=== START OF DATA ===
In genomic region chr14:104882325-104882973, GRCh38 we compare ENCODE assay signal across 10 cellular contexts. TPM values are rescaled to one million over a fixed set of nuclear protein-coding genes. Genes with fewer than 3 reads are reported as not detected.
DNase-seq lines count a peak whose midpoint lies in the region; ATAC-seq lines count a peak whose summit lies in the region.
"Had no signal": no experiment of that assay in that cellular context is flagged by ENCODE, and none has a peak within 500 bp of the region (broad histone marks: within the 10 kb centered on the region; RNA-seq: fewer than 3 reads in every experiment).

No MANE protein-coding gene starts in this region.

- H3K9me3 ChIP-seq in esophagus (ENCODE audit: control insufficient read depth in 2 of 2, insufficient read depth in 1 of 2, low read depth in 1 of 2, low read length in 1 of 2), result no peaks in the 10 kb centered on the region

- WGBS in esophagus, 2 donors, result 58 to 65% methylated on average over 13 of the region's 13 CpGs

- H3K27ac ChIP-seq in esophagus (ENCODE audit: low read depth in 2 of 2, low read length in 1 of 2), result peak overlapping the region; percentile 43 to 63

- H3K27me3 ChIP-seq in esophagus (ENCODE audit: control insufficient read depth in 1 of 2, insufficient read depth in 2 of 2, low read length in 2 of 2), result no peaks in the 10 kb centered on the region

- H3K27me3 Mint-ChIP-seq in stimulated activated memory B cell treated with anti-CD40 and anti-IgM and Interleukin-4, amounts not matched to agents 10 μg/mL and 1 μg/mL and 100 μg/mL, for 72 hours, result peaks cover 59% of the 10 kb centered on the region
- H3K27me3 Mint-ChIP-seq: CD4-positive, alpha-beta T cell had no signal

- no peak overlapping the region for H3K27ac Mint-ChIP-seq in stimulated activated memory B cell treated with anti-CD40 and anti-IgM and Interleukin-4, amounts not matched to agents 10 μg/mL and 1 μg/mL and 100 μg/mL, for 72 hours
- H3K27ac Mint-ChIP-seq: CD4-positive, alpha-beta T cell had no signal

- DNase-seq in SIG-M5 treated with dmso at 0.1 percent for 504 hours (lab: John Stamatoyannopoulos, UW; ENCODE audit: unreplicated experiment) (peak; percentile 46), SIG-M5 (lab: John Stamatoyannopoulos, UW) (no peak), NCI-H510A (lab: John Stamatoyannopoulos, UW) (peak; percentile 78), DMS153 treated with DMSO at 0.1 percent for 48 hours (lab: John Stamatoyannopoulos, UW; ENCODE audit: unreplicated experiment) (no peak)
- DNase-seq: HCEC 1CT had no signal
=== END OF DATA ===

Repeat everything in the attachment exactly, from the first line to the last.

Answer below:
In genomic region chr14:104882325-104882973, GRCh38 we compare ENCODE assay signal across 10 cellular contexts. TPM values are rescaled to one million over a fixed set of nuclear protein-coding genes. Genes with fewer than 3 reads are reported as not detected.
DNase-seq lines count a peak whose midpoint lies in the region; ATAC-seq lines count a peak whose summit lies in the region.
"Had no signal": no experiment of that assay in that cellular context is flagged by ENCODE, and none has a peak within 500 bp of the region (broad histone marks: within the 10 kb centered on the region; RNA-seq: fewer than 3 reads in every experiment).

No MANE protein-coding gene starts in this region.

- H3K9me3 ChIP-seq in esophagus (ENCODE audit: control insufficient read depth in 2 of 2, insufficient read depth in 1 of 2, low read depth in 1 of 2, low read length in 1 of 2), result no peaks in the 10 kb centered on the region

- WGBS in esophagus, 2 donors, result 58 to 65% methylated on average over 13 of the region's 13 CpGs

- H3K27ac ChIP-seq in esophagus (ENCODE audit: low read depth in 2 of 2, low read length in 1 of 2), result peak overlapping the region; percentile 43 to 63

- H3K27me3 ChIP-seq in esophagus (ENCODE audit: control insufficient read depth in 1 of 2, insufficient read depth in 2 of 2, low read length in 2 of 2), result no peaks in the 10 kb centered on the region

- H3K27me3 Mint-ChIP-seq in stimulated activated memory B cell treated with anti-CD40 and anti-IgM and Interleukin-4, amounts not matched to agents 10 μg/mL and 1 μg/mL and 100 μg/mL, for 72 hours, result peaks cover 59% of the 10 kb centered on the region
- H3K27me3 Mint-ChIP-seq: CD4-positive, alpha-beta T cell had no signal

- no peak overlapping the region for H3K27ac Mint-ChIP-seq in stimulated activated memory B cell treated with anti-CD40 and anti-IgM and Interleukin-4, amounts not matched to agents 10 μg/mL and 1 μg/mL and 100 μg/mL, for 72 hours
- H3K27ac Mint-ChIP-seq: CD4-positive, alpha-beta T cell had no signal

- DNase-seq in SIG-M5 treated with dmso at 0.1 percent for 504 hours (lab: John Stamatoyannopoulos, UW; ENCODE audit: unreplicated experiment) (peak; percentile 46), SIG-M5 (lab: John Stamatoyannopoulos, UW) (no peak), NCI-H510A (lab: John Stamatoyannopoulos, UW) (peak; percentile 78), DMS153 treated with DMSO at 0.1 percent for 48 hours (lab: John Stamatoyannopoulos, UW; ENCODE audit: unreplicated experiment) (no peak)
- DNase-seq: HCEC 1CT had no signal